This movie shows hand kinematics (both 3D translation and 1D rotation in the frontal plane) and spike times (audio) for a neuron in the primary motor cortex. The subject controlled the movement of the virtual cursor (orange) and performed a center-out with rotation task in a virtual reality simulator while the activity of this motor cortical neuron is being recorded with an intracortical microelectrode. This neuron demonstrates tuning to both hand translation and rotation; these two types of movements interact with each other non-linearly, where hand rotation direction modulates hand translational tuning curves in a gain field fashion.
This movie shows spatial and temopral pattern of cortical activity recorded with a whole-head 306-channel MEG (magnetoencephalography) system (Elekta Neuromag) during a simple wrist movement task. The visual cortex is activated first, followed by the parietal and motor areas.
This movie shows the spatiotemporal pattern of the high frequency band activity (60-120Hz) in ECoG (subdural electrocorticography) signals across an ECoG grid covering the frontal, temporal and part of parietal lobes while the subject performed a simple speech task (number counting). Both the mouth and Broca's area (bottom portion of the grid) show task-related activity.
This movie shows the spatiotemporal pattern of the high frequency band activity (60-120Hz) in ECoG signals across a grid covering the frontal, temporal and part of parietal lobes while the subject performed a simple hand movement task (squeezing a ball). Data were recorded from the same subject as the previous movie, but now the hand area of the motor cortex (top-right) shows task-related activity.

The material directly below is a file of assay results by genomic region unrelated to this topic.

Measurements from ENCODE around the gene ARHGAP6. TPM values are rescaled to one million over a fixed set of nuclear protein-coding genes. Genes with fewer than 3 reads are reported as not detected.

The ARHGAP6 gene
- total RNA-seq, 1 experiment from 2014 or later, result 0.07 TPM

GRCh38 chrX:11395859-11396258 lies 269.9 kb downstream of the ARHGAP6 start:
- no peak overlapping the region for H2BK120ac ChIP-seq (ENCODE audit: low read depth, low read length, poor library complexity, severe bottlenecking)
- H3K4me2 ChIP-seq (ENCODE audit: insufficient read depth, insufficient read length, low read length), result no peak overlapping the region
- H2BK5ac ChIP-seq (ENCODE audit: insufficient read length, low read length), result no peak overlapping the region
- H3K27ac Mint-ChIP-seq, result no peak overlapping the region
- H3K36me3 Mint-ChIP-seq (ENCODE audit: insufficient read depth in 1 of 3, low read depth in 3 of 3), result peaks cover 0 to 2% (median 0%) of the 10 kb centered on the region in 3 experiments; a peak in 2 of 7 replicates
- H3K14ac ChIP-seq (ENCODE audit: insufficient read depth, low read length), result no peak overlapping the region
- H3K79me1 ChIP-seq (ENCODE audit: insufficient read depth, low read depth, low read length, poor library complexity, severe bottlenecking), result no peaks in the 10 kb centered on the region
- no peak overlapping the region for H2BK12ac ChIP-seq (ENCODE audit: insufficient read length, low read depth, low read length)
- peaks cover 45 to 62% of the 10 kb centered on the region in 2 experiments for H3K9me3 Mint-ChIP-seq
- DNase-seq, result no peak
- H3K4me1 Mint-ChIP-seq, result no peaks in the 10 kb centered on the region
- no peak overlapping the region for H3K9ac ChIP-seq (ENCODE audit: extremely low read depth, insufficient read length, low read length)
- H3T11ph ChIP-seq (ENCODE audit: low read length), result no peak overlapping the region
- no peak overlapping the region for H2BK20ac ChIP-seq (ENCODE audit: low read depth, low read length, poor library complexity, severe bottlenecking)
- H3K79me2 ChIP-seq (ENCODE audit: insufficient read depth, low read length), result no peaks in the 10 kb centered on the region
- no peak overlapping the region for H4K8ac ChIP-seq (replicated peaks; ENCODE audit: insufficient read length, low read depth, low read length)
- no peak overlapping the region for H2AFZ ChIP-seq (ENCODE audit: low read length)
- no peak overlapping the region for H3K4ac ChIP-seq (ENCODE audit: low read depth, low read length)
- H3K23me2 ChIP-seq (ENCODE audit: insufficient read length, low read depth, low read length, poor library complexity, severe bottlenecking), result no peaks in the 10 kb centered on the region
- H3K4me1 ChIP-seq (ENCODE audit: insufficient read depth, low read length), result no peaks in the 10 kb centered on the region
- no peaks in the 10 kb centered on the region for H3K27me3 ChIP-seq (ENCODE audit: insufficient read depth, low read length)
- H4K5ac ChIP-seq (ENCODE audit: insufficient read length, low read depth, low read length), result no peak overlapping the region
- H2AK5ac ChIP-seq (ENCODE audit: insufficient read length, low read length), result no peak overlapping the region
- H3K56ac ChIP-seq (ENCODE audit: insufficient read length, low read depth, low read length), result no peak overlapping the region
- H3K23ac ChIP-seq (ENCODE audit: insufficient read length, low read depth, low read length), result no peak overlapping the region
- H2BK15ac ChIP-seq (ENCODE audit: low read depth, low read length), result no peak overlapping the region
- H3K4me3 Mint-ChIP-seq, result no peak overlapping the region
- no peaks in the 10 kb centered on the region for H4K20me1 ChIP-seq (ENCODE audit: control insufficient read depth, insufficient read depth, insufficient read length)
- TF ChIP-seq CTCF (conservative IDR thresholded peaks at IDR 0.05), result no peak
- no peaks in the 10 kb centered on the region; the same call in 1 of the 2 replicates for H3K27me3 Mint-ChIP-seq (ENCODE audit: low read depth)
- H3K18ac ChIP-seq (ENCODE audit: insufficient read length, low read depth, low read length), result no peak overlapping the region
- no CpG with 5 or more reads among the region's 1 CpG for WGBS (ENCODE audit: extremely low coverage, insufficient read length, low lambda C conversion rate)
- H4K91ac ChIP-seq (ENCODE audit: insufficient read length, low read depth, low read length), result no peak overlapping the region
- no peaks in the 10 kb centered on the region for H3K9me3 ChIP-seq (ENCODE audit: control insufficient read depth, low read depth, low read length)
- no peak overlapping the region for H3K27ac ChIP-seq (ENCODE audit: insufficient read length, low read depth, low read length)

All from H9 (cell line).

This movie shows mirror-neuron-like cortical activity captured by a high-density ECoG grid implanted over the premotor and motor cortical areas. The subject was either executing or observing grasping and pinching movements of the hand. The spatiotemporal patterns of cortical activity (60-120 Hz band activity) are very similar between action execution and action observation. The human mirror-neuron system plays a critical role in action understanding, motor learning, motor imitation, and social skills.
This movie shows real-time control of a computer cursor (moving up and down) using one ECoG channel. The subject achieved reliable control of the cursor movement within the first brain-control training session (30 min). The left panels show the power spectrum of ECoG signals and the control signals derived from ECoG recording, while the right panel shows the corresponding cursor movement.
This movie demonstrates the feasibility of using ECoG-based brain-computer interface devices to navigator a wheelchair in a virtual reality environment.
A subject playing Super Mario World (Super Nintendo Entertainment System) using brain activity recorded from an ECoG electrode. Here, the subject commands the "jump" command using brain activity, while the left/right movement of the video game character is controlled by the experimenter.
This subject was playing a simple custom-made flash game ("Birdboy") using brain activity recorded from an ECoG electrode. The subject was able to move the video game character up and down to avoid obstacles and collect rewards.